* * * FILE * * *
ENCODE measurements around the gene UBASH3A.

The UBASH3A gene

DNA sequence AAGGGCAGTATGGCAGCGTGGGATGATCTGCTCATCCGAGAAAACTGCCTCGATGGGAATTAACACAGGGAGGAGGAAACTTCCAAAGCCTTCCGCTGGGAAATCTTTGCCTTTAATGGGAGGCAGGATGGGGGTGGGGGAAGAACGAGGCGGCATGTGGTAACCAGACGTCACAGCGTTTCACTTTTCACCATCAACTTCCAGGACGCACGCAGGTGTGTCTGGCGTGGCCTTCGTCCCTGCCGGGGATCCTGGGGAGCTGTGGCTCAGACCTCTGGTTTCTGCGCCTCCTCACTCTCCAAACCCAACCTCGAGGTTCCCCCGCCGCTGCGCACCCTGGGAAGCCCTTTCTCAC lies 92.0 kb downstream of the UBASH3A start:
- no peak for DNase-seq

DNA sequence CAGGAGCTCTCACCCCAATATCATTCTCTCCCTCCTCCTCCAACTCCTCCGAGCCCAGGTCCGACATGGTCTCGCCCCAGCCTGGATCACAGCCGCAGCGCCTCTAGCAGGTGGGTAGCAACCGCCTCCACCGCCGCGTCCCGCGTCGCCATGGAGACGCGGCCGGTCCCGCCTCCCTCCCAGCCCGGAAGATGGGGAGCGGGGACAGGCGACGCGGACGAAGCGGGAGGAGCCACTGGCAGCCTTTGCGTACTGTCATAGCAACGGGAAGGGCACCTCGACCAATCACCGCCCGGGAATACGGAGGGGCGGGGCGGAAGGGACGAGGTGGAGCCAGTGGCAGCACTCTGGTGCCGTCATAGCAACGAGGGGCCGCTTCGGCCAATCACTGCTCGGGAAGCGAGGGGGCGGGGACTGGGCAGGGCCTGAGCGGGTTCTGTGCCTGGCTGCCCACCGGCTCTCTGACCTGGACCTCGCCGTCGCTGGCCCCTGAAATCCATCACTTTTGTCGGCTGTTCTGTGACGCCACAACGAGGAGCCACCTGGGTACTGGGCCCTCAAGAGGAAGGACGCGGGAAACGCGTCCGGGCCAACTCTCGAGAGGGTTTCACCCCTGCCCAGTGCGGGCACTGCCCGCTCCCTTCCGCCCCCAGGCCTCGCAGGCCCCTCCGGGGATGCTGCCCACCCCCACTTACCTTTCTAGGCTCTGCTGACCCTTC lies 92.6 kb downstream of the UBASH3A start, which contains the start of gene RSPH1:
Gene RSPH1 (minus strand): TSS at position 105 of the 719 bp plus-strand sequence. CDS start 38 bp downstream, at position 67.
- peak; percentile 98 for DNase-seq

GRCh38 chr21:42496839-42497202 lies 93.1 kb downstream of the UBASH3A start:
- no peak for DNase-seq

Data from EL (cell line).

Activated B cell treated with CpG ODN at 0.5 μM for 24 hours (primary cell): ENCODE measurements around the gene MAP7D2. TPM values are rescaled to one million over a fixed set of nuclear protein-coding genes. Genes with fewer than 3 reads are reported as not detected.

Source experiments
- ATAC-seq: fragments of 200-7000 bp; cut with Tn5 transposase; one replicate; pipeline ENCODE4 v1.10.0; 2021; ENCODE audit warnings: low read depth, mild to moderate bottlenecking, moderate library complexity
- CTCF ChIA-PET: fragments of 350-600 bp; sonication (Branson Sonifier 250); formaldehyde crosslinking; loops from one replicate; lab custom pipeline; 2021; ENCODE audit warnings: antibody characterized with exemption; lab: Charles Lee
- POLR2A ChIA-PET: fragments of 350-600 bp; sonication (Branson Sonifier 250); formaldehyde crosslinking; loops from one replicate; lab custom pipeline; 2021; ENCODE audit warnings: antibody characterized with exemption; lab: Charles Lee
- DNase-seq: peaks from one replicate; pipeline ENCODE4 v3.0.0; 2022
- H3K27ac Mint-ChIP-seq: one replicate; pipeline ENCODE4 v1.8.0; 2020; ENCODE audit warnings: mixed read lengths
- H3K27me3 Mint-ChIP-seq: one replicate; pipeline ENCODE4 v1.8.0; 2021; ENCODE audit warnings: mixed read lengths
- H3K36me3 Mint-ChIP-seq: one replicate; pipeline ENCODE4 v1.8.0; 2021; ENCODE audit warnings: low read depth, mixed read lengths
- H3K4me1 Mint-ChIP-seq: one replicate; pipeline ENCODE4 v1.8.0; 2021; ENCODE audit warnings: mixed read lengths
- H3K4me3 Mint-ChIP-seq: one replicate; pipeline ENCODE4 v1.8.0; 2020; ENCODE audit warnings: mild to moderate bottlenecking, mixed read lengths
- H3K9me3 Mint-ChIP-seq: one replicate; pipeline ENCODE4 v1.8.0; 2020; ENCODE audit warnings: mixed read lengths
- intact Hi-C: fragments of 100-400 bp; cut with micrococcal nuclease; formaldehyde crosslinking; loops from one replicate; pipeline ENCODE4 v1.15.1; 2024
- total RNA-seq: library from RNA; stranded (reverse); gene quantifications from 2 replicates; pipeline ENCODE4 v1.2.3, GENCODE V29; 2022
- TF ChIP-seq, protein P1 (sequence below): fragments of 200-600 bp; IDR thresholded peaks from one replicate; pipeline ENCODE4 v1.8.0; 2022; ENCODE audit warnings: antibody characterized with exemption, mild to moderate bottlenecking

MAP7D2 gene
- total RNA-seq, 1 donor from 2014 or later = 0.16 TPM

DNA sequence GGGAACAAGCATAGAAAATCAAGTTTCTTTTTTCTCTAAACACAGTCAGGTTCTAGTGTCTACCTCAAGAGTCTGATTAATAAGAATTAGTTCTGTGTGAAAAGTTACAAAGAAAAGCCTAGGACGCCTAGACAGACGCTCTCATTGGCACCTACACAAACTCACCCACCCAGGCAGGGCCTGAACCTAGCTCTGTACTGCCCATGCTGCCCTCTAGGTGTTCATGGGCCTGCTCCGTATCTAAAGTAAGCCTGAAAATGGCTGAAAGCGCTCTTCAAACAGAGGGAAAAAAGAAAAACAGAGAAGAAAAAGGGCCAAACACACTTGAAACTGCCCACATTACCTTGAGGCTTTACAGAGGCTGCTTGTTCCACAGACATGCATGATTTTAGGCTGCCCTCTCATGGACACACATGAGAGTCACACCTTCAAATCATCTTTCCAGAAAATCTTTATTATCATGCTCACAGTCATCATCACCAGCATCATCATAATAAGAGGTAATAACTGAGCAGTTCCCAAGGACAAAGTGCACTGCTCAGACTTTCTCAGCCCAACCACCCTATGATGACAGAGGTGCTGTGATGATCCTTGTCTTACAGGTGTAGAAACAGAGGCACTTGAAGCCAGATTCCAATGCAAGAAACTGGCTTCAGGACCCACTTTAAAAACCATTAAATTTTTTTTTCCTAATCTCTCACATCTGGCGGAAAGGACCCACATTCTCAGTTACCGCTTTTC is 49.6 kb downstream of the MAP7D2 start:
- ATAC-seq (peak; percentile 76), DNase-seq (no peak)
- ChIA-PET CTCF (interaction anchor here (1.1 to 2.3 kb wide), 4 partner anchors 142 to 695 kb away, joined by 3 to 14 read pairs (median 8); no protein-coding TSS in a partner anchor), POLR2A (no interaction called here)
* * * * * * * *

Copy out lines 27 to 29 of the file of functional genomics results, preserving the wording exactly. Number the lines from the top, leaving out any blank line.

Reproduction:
- total RNA-seq, 1 donor from 2014 or later = 0.16 TPM

DNA sequence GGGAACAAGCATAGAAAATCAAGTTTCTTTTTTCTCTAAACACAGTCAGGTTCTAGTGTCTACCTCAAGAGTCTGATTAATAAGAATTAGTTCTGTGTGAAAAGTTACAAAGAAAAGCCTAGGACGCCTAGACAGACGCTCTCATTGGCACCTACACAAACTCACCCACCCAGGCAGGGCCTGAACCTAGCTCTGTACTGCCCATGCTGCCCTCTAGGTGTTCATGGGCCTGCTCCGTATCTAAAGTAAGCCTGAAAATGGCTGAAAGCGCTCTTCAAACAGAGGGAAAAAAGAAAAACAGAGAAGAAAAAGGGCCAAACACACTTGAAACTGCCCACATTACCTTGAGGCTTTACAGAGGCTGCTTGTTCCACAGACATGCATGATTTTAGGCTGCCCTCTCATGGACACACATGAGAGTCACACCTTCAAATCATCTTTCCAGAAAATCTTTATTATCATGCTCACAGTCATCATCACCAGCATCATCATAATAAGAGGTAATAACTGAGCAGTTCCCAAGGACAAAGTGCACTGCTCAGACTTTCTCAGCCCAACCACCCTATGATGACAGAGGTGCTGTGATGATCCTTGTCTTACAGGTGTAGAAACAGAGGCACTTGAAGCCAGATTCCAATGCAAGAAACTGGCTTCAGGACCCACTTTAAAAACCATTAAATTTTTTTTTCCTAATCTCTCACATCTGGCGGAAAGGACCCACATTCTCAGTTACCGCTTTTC is 49.6 kb downstream of the MAP7D2 start:
- ATAC-seq (peak; percentile 76), DNase-seq (no peak)